Finding valid instruments really is very hard, especially because, ideally, they need to vary at the month and district level. This largely constrained us to instruments derived from our datasets. Obvious instruments were lags of our migration rate. We also experimented with lags of the entry-migration rate, where we use “entry date” to define the instrument and “start of work date” to define the variable of interest (see Section 2). We then defined predicted migration rates using the A8 distribution in the 1991 and 2001 Census (Card 2001; Dustmann, Frattini, and Preston 2008). We also experimented with instruments derived from Civil Aviation Authority (CAA) data, such as a flight indicator and its interaction with the distance between a particular A8 country and a particular UK district; the minimum, maximum and average air fare prices; the number of air fares (one way and return); and the number of passengers travelling (arriving and departing) between A8 countries and UK districts. Although the associated results were qualitatively similar, these instruments were less relevant and the estimates less precise. We further used other instruments suggested in the literature, such as historic migration rates, house prices, vacancy rates and temperature (Hatton and Tani 2005; Saiz 2007; Hunt 1992). However, the poor quality of the data and/or the lack of variation at the district and month level cast doubt on the results.
Several skill definitions have been used in the literature: occupation, education, education-experience, and so on (see for example Card 2001; Borjas 2003). Occupation is measured more accurately than education and experience. Firstly, the extent and quality of education varies across countries. Therefore, migrants and natives in the same education cell may have different skills and compete for different jobs. Secondly, occupation measures the effective reward that migrants obtain, after usual skill downgrading due to language or other labour market barriers. Thirdly, there is evidence that natives and migrants are imperfect substitutes within education groups in the UK (Manacorda, Manning, and Wadsworth 2006). As discussed in Section 4.1, identifying accurately who competes with whom is crucial, as poor skill group allocation results in poor identification.
Our results using sought occupation, which better captures labour market effects, were also robust to using usual occupation instead.
Unlike the JSA unemployment data, which contained a negligible number of WRS migrants, the ASHE wage data contains both natives and WRS migrants, as discussed in Section 2. Thus, we estimate the effect of the WRS migration shock on the wages of both natives and WRS migrants. In other words, it is possible that simultaneity bias might be more of a concern in our wage models. Nevertheless, this is a common feature of employment and wage data in most migration studies in the literature and what is actually uncommon is to have a relatively simultaneity-bias-free measure of unemployment, as we do (see Footnote 16). The drawback here is that our wage estimates were not subject to instrumental variable robustness checks. (They were robust, however, to natives’ mobility (omitted) variable bias, when we controlled for lagged working age population growth and natives’ netflow rate, as in Section 4.) This is due to data limitations – since our wage data is not as rich as the claimant unemployment data – but also because there was little evidence of severe endogeneity bias (deriving from omitted variable bias or measurement error bias) in Sections 4.1–4.3. As a result of this drawback, a cautious view is that our wage estimates derive from a descriptive (not causal) model.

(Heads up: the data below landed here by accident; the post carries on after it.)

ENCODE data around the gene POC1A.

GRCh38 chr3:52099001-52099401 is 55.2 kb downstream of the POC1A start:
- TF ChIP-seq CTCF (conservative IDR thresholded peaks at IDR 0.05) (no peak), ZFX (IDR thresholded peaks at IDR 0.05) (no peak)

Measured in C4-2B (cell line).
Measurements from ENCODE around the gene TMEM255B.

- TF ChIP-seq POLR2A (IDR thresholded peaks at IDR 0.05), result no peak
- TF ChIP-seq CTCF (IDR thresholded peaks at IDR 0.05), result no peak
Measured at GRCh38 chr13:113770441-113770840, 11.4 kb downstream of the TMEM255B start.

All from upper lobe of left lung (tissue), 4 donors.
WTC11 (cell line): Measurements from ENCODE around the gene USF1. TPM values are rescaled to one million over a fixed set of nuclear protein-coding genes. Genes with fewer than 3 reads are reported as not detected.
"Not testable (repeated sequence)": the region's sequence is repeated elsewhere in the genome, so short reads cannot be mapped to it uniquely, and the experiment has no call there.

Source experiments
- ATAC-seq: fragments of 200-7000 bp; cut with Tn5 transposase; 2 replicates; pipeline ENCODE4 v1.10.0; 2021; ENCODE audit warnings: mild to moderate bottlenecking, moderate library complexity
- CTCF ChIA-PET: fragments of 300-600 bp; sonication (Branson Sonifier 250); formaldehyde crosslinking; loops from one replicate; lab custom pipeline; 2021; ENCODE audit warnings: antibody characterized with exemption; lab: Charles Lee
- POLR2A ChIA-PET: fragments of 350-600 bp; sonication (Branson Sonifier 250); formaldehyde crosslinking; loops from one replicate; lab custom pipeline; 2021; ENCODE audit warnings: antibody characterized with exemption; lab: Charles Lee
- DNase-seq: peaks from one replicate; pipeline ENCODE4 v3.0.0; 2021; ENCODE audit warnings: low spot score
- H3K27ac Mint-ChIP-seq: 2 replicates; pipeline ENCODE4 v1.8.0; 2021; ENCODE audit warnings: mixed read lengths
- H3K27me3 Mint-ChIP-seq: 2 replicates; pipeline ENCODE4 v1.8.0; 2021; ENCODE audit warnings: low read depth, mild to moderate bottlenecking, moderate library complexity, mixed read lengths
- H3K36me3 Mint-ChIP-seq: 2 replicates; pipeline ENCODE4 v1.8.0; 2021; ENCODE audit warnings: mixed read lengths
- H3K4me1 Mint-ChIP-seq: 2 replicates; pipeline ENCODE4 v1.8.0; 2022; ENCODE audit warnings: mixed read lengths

Claimant unemployment effects were not substantially more adverse when we excluded machine operatives (see Table 5), as might have been expected if demand factors attracted both migrants and (claimant) natives (see Section 2.1). An explanation here is that most such demand factors were controlled for in the model. Another explanation is that natives other than claimants were attracted to machine operative’s demand shock.
Our insignificant 0.323 and 0.438 estimates for the 25th and 50th percentiles are larger than their 0.136 and 0.234 insignificant estimates (their associated instrumented estimates are an insignificant 0.211 and a significant 0.660). Our insignificant 0.110 estimate for the 10th percentile is again close to their insignificant uninstrumented –0.094 estimate (their associated significant instrumented estimate is –0.516), although in the opposite direction. One explanation here is that the minimum wage was in force and increasing throughout the period we study, possibly mitigating or offsetting more adverse wage effects for lower paid workers, as we discuss below. One fruitful avenue of research is to extend the sample period in Dustmann, Frattini, and Preston (2007) accordingly.
©2014 by Walter de Gruyter Berlin / Boston